Roasted Bone Broth Recipe

Here is roasted bone broth recipe using beef. Bone broth is rich in minerals that support the immune system and contains healing compounds like collagen, glutamine, glycine and proline.

As the bones cook slowly in water minerals and other nutrients leach from the bones into the water.  Adding organic cider vinegar to the water to make it slightly acidic will help.

Bone Broth Benefits

Homemade broth is rich in calcium, magnesium, phosphorus and other trace minerals in a form easily absorbed by the body.   Bone broth also contains glucosamine and chondroitin which are thought to help repair joints in those with arthritis and joint pain.  Bone broths are often rich in gelatin. Gelatin is an inexpensive source of supplementary protein.  Gelatin also shows promise in the fight against degenerative joint disease.  It helps to repair connective tissue will strengthen new growth of your fingernails and hair.


  • beef bones and bone marrow
  • 4 tablespoons apple cider vinegar
  • tomato paste
  • 4 carrots cut into bigger pieces
  • 2  leeks cut into bigger pieces
  • 2 onions cut into bigger pieces
  • 1 bay leaf
  • couple black pepper corns
  • salt
  • juniper berries
  • star anise
  • rosemary
  • thyme
  • parsley

You can experiment with different herbs and vegetables perhaps adding turmeric and spices or seaweeds. You can also throw your vegetable peelings in to the pan to prevent food waste and get the benefits out of nutritious potato or onion skins!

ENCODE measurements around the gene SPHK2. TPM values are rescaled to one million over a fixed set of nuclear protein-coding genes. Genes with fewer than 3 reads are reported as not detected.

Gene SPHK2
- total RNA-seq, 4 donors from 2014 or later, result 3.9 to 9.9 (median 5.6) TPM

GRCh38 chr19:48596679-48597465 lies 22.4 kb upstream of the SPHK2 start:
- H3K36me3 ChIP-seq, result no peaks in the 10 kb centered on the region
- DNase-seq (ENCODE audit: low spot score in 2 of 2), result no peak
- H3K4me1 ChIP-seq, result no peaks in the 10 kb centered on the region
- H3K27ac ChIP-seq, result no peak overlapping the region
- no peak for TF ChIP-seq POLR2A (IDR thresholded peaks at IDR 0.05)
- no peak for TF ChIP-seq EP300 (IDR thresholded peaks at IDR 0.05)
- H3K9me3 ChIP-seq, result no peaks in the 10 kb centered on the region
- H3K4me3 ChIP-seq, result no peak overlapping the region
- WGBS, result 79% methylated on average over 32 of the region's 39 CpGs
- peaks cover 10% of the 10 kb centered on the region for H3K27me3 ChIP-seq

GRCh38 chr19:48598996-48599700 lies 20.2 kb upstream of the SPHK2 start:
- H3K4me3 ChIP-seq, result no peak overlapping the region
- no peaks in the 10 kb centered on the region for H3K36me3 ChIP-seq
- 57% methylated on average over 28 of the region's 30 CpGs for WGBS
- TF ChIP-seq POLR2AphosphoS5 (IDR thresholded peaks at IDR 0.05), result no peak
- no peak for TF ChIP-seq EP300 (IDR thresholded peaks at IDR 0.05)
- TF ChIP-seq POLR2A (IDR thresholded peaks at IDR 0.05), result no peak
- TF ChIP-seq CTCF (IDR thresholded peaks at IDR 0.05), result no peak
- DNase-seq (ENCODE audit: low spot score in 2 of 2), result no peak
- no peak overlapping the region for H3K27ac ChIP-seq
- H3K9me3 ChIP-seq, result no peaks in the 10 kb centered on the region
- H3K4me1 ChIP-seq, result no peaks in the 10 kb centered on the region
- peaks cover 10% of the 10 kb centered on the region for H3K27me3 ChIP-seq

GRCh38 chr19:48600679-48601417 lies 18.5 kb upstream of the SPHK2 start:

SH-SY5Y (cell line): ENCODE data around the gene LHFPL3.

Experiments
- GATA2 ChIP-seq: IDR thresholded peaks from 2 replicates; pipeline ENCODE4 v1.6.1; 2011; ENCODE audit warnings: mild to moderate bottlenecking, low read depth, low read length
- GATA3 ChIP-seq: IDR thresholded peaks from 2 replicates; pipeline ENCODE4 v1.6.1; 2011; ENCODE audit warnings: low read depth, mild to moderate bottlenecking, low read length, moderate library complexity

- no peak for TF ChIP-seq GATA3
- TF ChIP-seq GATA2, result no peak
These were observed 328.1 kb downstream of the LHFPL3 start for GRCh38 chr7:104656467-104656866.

• Start with rinsing the bones in cold water, smear some tomato paste on all the bones and place them into a large pan.
  • Cook them in the oven on low heat circa 200ºC for 2 hours.
  • After that place them into a large pot, cover with water and slowly bring to boil.
  • The secret to making a good bone broth is cooking it a low temperature for a long time and not letting it boil for too long as in this way you will get the best flavour out of the ingredients.
  • Once the water is boiling,  add all vegetables, apple cider vinegar and herbs to allow enough time to extract flavours from the ingredients.
  • The ideal cooking time is around 24h so you may want to use a slow cooker instead of a pan which can cook safely and continuously whilst you carry on your daily life.
  • After 24 hours your broth is ready!
  • Strain the liquid through a colander (or cheese cloth which will help improve clarity of broth) and consume!

Additional tips

  • I personally don’t do this but for a clear, non greasy broth then skim the surface of the broth continuously with a ladle so that your broth is as clear as possible without any impurities and excess fat. 
  • The best part of the marrow bones is the marrow inside the bones which you can scoop out with a spoon and eat with your soup where a lot of nutrients is preserved, so make sure you put it into your broth or soup.
  • You can chop some vegetables and simmer for few more minutes until tender and add some meat to make a really filling beef soup.
  • If you don’t consume your broth immediately, you can cool and placing it into a container and storing it in a fridge or freezer.
  • You can make ice cubes with the broth so you have stock cubes ready to use for cooking.
  • The cold broth will have gelatinous texture so don’t be alarmed by it.
  • You can add your broth to soups and sauces, cook grains in it or heat it up and drink it from a mug.